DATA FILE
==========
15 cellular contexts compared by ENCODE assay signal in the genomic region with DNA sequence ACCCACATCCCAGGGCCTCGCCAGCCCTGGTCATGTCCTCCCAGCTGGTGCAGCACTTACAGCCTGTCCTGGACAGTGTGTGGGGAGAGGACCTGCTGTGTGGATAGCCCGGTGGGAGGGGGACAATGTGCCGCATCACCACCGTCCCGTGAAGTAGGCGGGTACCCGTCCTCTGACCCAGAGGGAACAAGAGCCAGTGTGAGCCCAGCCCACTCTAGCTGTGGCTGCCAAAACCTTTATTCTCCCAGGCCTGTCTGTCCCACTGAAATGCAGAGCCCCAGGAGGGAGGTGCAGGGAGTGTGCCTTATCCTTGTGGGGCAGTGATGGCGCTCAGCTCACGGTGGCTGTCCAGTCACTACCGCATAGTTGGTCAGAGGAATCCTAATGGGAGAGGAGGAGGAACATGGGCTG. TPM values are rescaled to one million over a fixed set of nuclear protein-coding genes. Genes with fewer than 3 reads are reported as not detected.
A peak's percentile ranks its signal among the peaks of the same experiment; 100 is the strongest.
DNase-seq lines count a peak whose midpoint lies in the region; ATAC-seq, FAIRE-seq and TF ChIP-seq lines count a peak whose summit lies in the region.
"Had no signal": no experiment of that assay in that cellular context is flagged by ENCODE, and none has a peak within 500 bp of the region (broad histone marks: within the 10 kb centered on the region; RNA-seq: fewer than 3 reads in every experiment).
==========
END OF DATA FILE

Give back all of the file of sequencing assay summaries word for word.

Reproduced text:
15 cellular contexts compared by ENCODE assay signal in the genomic region with DNA sequence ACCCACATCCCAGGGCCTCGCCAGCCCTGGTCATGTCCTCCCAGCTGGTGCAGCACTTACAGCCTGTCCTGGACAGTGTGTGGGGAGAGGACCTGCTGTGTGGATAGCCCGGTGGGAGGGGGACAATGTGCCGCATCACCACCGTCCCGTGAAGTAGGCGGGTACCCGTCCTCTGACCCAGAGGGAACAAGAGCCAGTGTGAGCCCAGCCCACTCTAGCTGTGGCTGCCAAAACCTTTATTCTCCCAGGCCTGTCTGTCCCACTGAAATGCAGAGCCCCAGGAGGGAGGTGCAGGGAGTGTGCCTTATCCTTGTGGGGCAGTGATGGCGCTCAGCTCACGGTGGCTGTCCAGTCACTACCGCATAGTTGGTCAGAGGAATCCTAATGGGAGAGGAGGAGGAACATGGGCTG. TPM values are rescaled to one million over a fixed set of nuclear protein-coding genes. Genes with fewer than 3 reads are reported as not detected.
A peak's percentile ranks its signal among the peaks of the same experiment; 100 is the strongest.
DNase-seq lines count a peak whose midpoint lies in the region; ATAC-seq, FAIRE-seq and TF ChIP-seq lines count a peak whose summit lies in the region.
"Had no signal": no experiment of that assay in that cellular context is flagged by ENCODE, and none has a peak within 500 bp of the region (broad histone marks: within the 10 kb centered on the region; RNA-seq: fewer than 3 reads in every experiment).